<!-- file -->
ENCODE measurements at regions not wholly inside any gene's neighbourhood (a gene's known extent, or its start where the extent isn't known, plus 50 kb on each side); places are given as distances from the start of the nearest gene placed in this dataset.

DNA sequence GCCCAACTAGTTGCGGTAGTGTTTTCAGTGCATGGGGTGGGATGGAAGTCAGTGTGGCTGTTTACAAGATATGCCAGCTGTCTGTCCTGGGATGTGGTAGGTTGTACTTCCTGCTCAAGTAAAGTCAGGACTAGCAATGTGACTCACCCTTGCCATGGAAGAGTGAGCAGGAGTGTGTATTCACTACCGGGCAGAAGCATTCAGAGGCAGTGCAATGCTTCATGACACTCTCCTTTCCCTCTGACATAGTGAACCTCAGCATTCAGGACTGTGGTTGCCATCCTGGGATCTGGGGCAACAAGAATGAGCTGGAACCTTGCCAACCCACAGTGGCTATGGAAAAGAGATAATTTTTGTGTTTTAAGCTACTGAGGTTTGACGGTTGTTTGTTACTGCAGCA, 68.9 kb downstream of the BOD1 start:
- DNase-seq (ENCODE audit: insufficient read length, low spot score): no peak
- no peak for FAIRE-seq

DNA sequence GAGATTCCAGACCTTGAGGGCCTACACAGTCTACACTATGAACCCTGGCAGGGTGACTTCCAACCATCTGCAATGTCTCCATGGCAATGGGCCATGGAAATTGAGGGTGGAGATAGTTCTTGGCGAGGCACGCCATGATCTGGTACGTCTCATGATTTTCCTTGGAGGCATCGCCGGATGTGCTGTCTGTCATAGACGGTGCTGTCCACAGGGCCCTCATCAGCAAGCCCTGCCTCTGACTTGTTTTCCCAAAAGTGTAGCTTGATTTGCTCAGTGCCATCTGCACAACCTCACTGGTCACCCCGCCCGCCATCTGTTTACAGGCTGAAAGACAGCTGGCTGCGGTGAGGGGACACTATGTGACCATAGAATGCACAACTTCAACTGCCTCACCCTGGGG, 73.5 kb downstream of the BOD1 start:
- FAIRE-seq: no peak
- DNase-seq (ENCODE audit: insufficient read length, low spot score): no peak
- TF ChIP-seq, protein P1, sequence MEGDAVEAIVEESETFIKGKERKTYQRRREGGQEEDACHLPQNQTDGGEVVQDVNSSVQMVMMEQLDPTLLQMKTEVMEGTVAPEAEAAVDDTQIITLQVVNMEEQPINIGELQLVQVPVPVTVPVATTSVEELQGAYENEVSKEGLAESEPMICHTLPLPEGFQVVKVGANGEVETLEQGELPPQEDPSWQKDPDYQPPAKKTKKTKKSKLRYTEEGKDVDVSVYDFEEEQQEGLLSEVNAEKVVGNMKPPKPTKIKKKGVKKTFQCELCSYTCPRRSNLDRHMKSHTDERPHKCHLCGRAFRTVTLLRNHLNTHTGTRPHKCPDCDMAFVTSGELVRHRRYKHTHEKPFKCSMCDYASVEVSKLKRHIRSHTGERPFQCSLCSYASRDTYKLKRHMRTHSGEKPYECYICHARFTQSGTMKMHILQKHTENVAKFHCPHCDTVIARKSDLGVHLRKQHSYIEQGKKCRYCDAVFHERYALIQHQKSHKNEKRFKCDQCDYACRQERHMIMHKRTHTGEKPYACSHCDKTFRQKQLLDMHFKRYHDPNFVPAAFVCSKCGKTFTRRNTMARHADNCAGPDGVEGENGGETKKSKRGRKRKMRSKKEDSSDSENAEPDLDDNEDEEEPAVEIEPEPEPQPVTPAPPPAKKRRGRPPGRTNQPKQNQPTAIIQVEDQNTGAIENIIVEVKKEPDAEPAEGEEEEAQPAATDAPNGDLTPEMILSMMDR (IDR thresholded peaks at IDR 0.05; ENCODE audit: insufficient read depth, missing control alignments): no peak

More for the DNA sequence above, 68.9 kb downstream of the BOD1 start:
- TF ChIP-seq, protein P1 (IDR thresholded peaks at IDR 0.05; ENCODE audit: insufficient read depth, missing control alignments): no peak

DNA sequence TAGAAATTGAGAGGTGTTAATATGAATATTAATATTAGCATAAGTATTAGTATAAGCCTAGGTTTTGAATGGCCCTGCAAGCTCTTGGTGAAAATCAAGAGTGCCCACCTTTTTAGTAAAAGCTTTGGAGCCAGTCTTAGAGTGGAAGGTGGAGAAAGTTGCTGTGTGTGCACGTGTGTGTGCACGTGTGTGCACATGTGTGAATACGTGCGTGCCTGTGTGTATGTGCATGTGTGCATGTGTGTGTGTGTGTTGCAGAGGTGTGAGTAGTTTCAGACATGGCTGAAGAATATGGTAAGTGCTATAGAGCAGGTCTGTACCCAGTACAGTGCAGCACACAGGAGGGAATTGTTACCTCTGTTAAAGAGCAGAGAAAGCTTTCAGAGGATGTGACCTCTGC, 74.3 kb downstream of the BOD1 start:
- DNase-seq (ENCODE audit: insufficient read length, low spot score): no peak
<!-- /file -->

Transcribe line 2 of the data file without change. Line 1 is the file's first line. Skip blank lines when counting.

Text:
DNA sequence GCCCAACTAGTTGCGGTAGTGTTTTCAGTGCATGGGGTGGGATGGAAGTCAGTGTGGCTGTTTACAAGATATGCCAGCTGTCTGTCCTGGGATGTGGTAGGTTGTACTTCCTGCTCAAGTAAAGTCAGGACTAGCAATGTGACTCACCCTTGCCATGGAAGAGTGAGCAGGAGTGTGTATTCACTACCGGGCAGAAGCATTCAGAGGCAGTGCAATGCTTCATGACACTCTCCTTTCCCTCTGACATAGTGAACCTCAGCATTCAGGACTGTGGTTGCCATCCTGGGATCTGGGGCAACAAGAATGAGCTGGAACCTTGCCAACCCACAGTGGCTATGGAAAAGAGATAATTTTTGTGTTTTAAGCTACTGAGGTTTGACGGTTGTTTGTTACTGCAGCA, 68.9 kb downstream of the BOD1 start: